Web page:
Happy (Photo credit: Wikipedia)

Dark days: we’ve all had them. How can you not have them when you’re feeling like you are literally dying? I’m not even close to being a medical professional, but even a dunderhead like me knows that when your body isn’t getting the nutrients it needs to function it’s easy to get depressed.

By the fourth month of my pregnancy I needed help climbing out of the massive pit hg had thrown me into. I sought counseling and, eventually, medication. Looking back, I see that those choices helped me and my unborn child. At the time, it was incredibly difficult for me to seek help. In addition to feeling like I was starving to death, I was terribly scared. I had never been this sick before. Would my baby survive? Would I survive? I was already on Zofran and Phenergan, two medications that have unfortunate side effects.

My question to you is this: How are you doing…really? Are you struggling right now? Does the darkness of your thoughts scare you? If the answer to any of these questions is yes, then consider seeking help. When I was expecting, all I could focus on was how terrible I felt. Pregnancy was way different than what I had expected. Where was the bond I was supposed to feel with the life growing within me? Would it develop after the baby was born? What if it didn’t? My counselor helped me see that these thoughts were normal for someone in my position, and I want you to know that what you’re feeling is probably normal, too.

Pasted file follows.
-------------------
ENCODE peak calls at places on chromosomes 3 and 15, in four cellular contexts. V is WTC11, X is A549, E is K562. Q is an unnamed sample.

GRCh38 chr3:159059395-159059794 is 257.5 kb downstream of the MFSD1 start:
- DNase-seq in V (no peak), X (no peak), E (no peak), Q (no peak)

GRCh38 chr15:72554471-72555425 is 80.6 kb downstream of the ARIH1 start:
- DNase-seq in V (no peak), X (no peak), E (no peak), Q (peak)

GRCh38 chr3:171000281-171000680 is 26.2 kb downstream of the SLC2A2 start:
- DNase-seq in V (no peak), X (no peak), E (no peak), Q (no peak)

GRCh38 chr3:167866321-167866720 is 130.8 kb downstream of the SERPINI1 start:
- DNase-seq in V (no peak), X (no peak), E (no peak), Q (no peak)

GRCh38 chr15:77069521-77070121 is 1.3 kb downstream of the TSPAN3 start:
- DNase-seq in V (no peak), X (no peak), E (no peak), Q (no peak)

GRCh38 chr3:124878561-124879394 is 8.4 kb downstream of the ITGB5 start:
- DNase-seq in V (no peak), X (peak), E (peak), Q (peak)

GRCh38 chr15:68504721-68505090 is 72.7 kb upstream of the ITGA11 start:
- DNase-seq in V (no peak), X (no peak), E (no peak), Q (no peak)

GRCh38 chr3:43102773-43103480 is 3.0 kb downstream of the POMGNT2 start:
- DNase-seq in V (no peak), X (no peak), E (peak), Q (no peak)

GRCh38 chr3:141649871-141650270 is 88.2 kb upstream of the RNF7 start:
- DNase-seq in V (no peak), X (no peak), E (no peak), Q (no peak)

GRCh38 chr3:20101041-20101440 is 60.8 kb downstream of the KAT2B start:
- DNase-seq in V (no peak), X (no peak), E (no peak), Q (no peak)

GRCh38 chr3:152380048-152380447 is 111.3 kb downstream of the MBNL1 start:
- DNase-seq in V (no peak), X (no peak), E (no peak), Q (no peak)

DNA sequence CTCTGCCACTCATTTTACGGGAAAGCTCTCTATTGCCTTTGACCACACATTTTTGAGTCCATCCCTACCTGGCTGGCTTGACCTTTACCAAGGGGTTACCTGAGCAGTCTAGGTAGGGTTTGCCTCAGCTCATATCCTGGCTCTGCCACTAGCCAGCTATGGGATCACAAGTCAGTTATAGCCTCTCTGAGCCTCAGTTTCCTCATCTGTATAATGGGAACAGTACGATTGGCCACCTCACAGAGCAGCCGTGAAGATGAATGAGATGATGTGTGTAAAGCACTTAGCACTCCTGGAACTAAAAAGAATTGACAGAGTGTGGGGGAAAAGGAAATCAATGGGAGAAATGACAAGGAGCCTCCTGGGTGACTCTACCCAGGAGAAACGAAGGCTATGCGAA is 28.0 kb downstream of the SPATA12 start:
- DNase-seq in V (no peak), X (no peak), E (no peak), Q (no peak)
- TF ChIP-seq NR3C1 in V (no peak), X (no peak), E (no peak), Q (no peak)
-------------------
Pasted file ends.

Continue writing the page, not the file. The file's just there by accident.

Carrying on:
I included this picture of a happy baby to remind you what you’re fighting for. The fight is not just to stay hydrated, push down another pill or keep eating. As the preacher Joyce Meyer says, it’s a Battlefield of the Mind, and you are a soldier. Do what you need to do to equip yourself with the tools needed to win the war. If that means medication and/or counseling, then do it. You’re in a battle. Gear up.

P.S. Feel like sharing? Let others know they’re not alone by posting a comment below.

  1. caspette says:

    The depression was something I struggled with but at the time didn’t know thats what it was. I kept getting the “dont be silly you will be fine” mantra. In the end I went on mat leave at 7 months pregnant because I couldnt hack working anymore. Once my baby was born the depression was gone. Those days while pregnant were not my best days.

    • hgsurvivor says:

      I’m so glad that the depression was gone once the baby came, caspette. Thanks for sharing. I think it’s important to talk about depression during pregnancy, because people often hear what you were told. Sometimes, “don’t be silly, you’re fine” doesn’t cut it– especially when you have hg.

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